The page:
In anticipation of the November 25th release of CREED, we’ll be taking a look back at the ROCKY franchise and discussing why these characters and this world are still relevant and necessary forty years later.
Adrian Balboa has died.
Watching all six of the Rocky movies brings one thing to the very forefront: Rocky Balboa would do anything for Adrian. His love for her is so true, beautiful and innocent that taking it away feels like a cruel joke. In a more cynical movie, it probably would be. But there isn’t a cynical bone in Rocky’s body and Sylvester Stallone is acutely aware of what this movie means for his character.
Rocky Balboa (2006) punches the audience in the heart repeatedly over its first act. The slow reveal of Adrian’s gravestone* is like a knife twisting in your heart as Rocky goes through his routine of visiting his wife. He lovingly places flowers on the stone and perches his sitting chair in the tree next to the stone so that it’s there waiting for him when he returns. It being the anniversary of Adrian’s passing, Paulie escorts Rocky to all of their old stomping grounds: the pet store, Rocky’s original stoop and a now-torn-down skating rink. It’s at the skating rink where Paulie has his most human moment in the series, exclaiming that he wouldn’t do this trip anymore because while Rocky treated her “good”, Paulie treated her “bad” and he can’t live with it another year. Each of these characters have come to a point where they’re looking back at the life they’ve lived and are wondering how to pick up the pieces.
When current Heavyweight Champion of the World, Mason “The Line” Dixon (Antonio Tarver) sees a simulated boxing match between himself and Rocky in which Dixon loses, he’s disgraced beyond his already soft, undefeated record. No one believes Dixon is the true champ, having beaten bunches of “bums” to get his title and would never win against a bruiser like Balboa. His team, fully aware of his persona, convinces Dixon to challenge Balboa in what is to be a “glorified exhibition match”.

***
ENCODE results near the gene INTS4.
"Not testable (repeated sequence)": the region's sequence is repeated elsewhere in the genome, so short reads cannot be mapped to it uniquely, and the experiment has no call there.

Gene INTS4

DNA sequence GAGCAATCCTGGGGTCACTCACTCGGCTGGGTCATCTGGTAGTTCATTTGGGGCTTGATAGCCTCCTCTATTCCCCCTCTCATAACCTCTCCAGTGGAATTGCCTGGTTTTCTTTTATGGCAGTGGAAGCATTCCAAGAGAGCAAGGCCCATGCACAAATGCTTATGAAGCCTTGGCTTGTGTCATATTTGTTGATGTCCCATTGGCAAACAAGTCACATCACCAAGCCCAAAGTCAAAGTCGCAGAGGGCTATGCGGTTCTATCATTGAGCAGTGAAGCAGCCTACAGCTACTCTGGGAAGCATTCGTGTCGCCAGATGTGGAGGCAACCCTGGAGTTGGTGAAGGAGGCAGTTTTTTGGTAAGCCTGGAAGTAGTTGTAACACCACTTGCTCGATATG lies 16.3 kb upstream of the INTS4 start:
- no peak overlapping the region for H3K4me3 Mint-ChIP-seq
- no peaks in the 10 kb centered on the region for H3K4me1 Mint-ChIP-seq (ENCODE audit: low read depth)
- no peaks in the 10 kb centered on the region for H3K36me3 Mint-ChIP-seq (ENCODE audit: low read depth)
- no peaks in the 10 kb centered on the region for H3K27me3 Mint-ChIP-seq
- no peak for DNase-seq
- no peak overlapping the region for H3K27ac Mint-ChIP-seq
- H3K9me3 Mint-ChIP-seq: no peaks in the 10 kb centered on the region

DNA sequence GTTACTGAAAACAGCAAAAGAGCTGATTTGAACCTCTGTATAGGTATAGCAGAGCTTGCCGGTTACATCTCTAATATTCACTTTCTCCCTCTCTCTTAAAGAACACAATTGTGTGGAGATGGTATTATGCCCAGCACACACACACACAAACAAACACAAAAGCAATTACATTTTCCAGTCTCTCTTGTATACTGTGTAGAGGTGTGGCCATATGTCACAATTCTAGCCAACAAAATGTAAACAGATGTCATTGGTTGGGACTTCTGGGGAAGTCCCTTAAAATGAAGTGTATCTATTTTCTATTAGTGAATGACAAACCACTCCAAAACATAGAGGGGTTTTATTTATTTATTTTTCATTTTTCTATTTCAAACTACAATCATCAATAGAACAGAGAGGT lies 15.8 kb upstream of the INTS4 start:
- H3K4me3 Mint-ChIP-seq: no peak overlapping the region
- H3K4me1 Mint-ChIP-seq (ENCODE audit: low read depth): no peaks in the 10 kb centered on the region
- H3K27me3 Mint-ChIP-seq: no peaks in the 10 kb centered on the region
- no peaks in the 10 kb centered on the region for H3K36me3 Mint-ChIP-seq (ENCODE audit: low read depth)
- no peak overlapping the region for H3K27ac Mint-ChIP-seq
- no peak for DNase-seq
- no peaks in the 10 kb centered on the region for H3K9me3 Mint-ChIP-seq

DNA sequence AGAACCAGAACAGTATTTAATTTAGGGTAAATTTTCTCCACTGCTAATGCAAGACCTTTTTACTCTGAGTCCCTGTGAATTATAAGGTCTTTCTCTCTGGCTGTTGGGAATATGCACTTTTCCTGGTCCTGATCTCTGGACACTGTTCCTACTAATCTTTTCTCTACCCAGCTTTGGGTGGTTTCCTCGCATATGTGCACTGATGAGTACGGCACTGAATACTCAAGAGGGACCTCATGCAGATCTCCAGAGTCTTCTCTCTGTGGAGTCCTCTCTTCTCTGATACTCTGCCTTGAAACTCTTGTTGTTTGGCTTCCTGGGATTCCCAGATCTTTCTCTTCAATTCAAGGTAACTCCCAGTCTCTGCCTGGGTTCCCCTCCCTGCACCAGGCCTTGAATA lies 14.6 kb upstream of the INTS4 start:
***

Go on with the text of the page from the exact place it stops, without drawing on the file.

Rocky doesn’t have anything to prove like he did with his initial fight with Apollo Creed. This fight with Dixon isn’t about seeing if he can go the distance and stand against the greats. This fight is about Rocky ridding himself of the beast that still dwells within after all these years. Rocky still hears Mick’s chants in his ears everyday, still sees Adrian’s ghost rushing the ring to get to him. He watches his son (Milo Ventimiglia) float through a life he doesn’t want, wishing he wasn’t standing in the shadow of his father.
This is where Rocky Balboa transforms from a sentimental sledgehammer into something truly poignant and beautiful. Rocky will always love his son and support him but he won’t stand by and watch him blame the world for his troubles. Rocky Balboa didn’t sit back and let the world pile on top of him. He got out there and punched cold meat and took shots to the face that no man should have survived. Rocky would never blame a shadow. Rocky would say, “Hey yo, shadow, why ya always so glum? It’s ’cause you’re always followin’ me.”
It’s always been Rocky’s m.o. to take the hits and wear out his opponent. Sure, his left hook was good, but his real strength was sheer endurance. So Rocky tells Robert Jr, “…it ain’t about how hard ya hit. It’s about how hard you can get hit and keep moving forward”. In plain words, Rocky lays out what the entire character means. Life is going to keep taking and taking and sometimes it gives back but you won’t reap any benefits by not trying to move forward. Your eyes will be black and your nose will be broken and at times the air in your lungs will be daggers but there’s also beauty. There’s also Adrian.
And there’s also a beast to slay.
Rocky fights Dixon with Paulie and his son in his corner. He is fighting to lose the beast, not to beat Dixon. Dixon quickly realizes that the man across from him isn’t here for an exhibition match and gives his all against the legend. Both fight against their own demons. It goes the bloody distance and when it’s over, Rocky leaves the ring before the decision comes down, having accomplished what he’s set out to do. Dixon is ruled the victor and Rocky Balboa exits the arena having slain the past that keeps him up at night. After thirty years, Rocky is free.
Rocky Balboa wrecks me every time I watch it. It’s hard to believe that this is the movie Stallone followed up Rocky IV with as a director and it shows just how much he lets his emotions affect his delivery. Stallone had something to prove with Rocky Balboa and when his story aligns with his intentions, he’s capable of making something very special. Does it lean a bit too much on nostalgia? Maybe but it knows just when to hit the right notes and I can’t fault it for that.
With Rocky Balboa, we’ve come to the end of what I believe will be the true “Rocky” movies. This week’s Creed sets us on a new journey with a new character. The fact that we get to visit our friend, Rocky Balboa, one more time is just icing on the cake.
*When my girlfriend and another buddy with whom I’ve shared this journey with realized that we were in a cemetery, both exclaimed, “Please be Paulie!”, and both were horrendously crushed at his reveal standing behind Rocky. I didn’t watch these movies in order the first time I saw them and it’s such a testament to the love story Stallone scripted that the audience grows with the characters during each stage of their lives. It’s also a testament for the burning pile of trash that Paulie is.